7. Corollary: The same thing is true for people who work in highly-specialized fields such as health care or law. When I worked in oncology, one of my jobs was to edit a publication that would provide allied health professionals with accurate, research-based information about cancer, because we were constantly getting calls from people who called us about information they had been given by a nurse or other medical professional that turned out to be inaccurate.

Live blog, NABJ blogging panel

I took these notes at the NABJ convention in Philadelphia in early August. Although I never got a chance to refine them, the notes will be useful for the Social Media class I will be teaching next semester.

Topic: What makes a multimedia blog successful?
Dan Farber -Great content. – the same things that make for great journalism

Neal Scarborough -Before you worry about multimedia as a blogger, decide who you are as a blogger, where your audience is or what they want.

Clay Cane – Find your style, your tone, and what you are passionate writing about. He started with a personal blog and was discovered by BET because he built a strong following. “It really is being your own brand, and selling yourself.”

Sarah Bernard, Deputy Director of Digital Strategy, the White House: Use your blog to cover undeserved stories. Be consistent.

Question: How do you drive traffic?

Clay Cane collects email subscriptions, sends out blasts when he has big news. Example: he posted an interview with Janet Jackson to his site and sent out masse emails. Some major news sites picked it up and linked to him.

Farber: learn about SEO

Moderator Markette Smith: Shows Alexa.com. She is collecting questions via twitter at #nabjbloggingandbeyond. Question: can we attract advertising?

Cane: He got started with Blogads.com. Notes that advertising market has changed.

Scarborough: “Blogging has really opened up.” Bites that Richard Branson has a blog.

Question: Publisher of a niche blog for lawyers wants to know how to make more money.

Moderator Smith tries to go back to how to make money.

More later: running out of power and this room is short on outlets.

The New Wave in Journalism Education

Georgia Tech’s work in computational journalism has yielded a textbook on designing games for news, along with a blog. As Martha Stewart would say, “This is a good thing.”

Update, April 30: I’ve since read the book and I recommend it. It’s not a design manual, rather, it’s a book that seeks to define news games as an expressive form. It situates news games in relation to journalism history and gaming history. In so doing, it offers valuable insights and provocative observations about the esthetics, ethics and social impact of games of this type.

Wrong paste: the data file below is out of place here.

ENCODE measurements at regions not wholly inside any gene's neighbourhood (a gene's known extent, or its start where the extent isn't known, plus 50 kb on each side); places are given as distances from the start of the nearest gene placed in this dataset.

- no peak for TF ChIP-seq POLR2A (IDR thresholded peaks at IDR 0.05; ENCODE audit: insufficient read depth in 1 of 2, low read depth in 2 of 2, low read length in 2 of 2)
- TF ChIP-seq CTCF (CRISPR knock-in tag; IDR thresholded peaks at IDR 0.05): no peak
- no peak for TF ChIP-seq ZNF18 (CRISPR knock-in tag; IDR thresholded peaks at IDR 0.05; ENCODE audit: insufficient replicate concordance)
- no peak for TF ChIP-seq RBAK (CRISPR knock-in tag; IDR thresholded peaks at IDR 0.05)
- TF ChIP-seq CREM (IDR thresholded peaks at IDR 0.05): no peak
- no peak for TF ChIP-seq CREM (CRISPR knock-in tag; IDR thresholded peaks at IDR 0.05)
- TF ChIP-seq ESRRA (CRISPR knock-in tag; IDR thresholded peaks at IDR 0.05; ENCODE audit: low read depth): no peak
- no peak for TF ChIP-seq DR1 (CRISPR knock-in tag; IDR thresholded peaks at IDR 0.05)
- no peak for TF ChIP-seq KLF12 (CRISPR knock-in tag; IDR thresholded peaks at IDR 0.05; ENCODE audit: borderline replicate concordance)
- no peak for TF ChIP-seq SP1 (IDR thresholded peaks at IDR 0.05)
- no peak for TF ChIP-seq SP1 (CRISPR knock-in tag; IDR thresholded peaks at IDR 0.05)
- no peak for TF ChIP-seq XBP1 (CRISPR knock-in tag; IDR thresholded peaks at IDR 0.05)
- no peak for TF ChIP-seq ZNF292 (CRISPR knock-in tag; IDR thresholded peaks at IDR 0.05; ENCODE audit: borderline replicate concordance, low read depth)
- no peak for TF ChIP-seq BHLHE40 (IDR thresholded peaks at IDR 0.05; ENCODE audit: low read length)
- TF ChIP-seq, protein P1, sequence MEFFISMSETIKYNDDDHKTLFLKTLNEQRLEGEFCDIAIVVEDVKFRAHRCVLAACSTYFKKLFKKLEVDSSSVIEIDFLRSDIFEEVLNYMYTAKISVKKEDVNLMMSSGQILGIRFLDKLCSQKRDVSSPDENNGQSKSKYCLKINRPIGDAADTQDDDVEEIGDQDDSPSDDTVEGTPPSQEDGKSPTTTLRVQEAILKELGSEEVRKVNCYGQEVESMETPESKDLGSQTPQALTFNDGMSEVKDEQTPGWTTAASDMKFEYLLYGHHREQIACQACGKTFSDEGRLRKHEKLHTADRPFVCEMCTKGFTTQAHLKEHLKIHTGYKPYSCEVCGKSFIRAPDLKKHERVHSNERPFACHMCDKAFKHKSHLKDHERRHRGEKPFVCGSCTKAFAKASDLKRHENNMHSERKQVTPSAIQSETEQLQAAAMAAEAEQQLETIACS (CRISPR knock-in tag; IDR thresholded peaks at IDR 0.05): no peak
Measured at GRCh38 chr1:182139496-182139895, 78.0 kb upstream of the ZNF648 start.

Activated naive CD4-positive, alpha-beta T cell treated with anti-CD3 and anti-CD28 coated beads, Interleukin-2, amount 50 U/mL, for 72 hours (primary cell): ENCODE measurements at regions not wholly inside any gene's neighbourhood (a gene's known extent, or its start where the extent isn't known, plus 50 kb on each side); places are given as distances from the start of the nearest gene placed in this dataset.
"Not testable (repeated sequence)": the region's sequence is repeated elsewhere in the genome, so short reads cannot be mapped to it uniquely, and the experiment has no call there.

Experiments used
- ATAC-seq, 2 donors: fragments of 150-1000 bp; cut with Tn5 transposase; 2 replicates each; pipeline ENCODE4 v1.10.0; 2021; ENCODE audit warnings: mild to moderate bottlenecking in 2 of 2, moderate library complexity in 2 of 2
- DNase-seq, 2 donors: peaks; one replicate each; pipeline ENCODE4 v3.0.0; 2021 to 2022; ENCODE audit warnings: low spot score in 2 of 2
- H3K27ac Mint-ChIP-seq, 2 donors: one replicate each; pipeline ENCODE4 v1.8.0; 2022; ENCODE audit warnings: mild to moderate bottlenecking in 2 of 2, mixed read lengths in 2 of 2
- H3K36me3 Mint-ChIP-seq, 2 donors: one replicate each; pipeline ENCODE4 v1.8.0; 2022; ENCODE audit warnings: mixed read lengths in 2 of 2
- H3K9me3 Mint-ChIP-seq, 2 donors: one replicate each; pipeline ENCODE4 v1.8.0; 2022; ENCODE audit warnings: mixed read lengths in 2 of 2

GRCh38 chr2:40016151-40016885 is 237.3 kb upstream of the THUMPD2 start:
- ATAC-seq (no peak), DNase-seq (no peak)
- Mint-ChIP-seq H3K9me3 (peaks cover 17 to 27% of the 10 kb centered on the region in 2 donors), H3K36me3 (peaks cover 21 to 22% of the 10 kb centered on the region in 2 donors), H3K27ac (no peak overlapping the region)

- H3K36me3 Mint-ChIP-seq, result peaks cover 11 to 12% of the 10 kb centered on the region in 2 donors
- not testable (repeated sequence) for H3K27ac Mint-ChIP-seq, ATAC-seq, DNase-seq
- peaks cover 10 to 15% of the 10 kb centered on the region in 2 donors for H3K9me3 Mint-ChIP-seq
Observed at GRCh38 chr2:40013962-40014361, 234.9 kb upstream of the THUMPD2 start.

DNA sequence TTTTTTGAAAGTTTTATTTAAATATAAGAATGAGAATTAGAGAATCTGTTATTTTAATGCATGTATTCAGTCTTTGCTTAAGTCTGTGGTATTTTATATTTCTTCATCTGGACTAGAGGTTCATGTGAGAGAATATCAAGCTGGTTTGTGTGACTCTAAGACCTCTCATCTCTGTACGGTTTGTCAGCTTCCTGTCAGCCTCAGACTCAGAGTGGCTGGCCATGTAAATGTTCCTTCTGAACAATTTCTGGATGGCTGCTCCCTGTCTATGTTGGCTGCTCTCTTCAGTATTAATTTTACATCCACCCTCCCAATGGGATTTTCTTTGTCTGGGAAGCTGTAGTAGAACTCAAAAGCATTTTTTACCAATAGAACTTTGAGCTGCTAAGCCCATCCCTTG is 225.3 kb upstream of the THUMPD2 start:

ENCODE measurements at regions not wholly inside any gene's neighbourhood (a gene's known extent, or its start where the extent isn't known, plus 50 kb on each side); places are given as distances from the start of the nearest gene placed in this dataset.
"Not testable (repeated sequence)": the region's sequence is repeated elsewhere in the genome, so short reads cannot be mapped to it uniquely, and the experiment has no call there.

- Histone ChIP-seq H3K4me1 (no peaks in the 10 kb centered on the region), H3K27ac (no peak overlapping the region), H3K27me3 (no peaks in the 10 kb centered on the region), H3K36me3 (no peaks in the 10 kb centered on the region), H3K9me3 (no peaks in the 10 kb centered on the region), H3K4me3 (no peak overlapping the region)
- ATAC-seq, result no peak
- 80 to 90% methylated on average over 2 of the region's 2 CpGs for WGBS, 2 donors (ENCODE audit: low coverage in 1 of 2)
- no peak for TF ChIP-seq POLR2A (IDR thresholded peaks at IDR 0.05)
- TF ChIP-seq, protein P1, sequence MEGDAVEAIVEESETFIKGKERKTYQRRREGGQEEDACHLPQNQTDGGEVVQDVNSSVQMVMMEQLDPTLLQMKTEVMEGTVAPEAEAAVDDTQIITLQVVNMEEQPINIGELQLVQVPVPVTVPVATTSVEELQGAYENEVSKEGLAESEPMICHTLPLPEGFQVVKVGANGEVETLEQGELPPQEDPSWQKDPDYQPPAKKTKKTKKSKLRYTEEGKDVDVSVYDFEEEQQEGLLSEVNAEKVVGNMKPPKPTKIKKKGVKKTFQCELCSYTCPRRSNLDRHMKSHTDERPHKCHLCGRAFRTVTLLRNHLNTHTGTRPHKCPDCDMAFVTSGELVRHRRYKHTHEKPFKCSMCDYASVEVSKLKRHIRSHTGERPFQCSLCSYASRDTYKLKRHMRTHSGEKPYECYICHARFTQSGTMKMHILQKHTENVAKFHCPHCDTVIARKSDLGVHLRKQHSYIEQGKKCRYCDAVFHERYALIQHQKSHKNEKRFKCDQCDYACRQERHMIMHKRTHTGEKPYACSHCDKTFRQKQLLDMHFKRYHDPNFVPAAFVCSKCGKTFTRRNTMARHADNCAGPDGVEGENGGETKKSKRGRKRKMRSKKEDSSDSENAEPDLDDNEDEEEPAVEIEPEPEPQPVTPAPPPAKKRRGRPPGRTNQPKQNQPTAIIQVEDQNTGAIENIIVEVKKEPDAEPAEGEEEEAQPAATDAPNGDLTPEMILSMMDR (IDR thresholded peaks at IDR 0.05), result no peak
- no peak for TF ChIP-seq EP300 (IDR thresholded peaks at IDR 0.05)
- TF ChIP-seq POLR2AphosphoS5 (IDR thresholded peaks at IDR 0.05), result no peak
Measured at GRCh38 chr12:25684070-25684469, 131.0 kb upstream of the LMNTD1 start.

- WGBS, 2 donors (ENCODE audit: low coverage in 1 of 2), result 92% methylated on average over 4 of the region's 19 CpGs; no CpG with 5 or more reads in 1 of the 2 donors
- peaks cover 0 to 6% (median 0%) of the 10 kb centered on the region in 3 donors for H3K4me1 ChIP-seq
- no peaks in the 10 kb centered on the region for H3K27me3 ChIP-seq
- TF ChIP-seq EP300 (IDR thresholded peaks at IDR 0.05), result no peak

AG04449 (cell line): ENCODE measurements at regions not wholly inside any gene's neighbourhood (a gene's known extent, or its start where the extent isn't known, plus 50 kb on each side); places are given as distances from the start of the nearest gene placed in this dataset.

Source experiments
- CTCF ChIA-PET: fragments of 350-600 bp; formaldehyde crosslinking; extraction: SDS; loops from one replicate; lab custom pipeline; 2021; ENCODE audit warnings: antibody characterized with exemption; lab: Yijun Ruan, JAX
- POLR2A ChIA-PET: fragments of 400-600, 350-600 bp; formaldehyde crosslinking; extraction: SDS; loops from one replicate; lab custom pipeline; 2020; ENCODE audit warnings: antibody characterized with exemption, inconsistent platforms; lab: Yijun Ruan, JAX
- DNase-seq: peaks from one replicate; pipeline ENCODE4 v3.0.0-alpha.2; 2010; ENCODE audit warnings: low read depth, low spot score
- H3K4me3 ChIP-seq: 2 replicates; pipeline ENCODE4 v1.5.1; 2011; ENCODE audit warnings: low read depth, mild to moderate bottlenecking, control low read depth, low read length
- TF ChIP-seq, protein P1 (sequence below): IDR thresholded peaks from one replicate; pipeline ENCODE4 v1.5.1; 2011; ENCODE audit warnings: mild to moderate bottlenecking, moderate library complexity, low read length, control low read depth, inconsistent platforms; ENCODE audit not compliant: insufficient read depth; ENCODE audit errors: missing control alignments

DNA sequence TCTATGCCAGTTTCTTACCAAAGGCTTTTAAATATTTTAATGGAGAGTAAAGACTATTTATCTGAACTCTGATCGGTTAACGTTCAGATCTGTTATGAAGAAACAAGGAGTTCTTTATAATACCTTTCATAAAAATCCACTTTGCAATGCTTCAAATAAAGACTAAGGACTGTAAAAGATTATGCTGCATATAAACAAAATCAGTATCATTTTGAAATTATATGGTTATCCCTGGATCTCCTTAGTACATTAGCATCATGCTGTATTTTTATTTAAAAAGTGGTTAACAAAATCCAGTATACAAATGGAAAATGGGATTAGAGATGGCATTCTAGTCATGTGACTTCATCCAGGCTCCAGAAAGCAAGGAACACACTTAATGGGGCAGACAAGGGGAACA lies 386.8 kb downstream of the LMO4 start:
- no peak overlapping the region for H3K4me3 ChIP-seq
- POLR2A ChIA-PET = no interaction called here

How should journalism educators teach and study social media?

recent blog post by Vadim Lavrusik called upon journalism educators to make social media and online community engagement a stronger part of their curricula:

“[T]here are three components I think that are still largely missing from most journalism curricula today that could help in user engagement: learning the social media tools available for journalists to engage the audience, an understanding of what it means to cultivate community, and lastly a negative stigma to the use of data and analytics.”

The post elicited several favorable comments from journalism students, instructors and practitioners associated with institutions around the country, including a link to this thoughtful advice about how journalism education needs to change. Amen to all of it, I say. Journalists need to know how, when and whether to blog, twitter, LinkedIn, Facebook, tag, make and use widgets, link strategically, build and use wikis, craft SEO-friendly content and understand analytics. (Just to be clear, references to Twitter, Linkedin and Facebook have more to do with the need for facility with sites that function in this way, not with fealty to those particular brands.)

However, we need to be more systematic in thinking about how we approach this subject as a matter of teaching, research and practice.  One can learn the basics of using particular blogging and social media tools in a workshop. A college-level exploration of the design, disseminating and evaluation of social media content should not only be about practices, but also about principles. Journalism curricula need to reflect upon and synthesize emerging insights from a range of disciplines that can inform social media practices and standards for communications professionals.

[Read more…]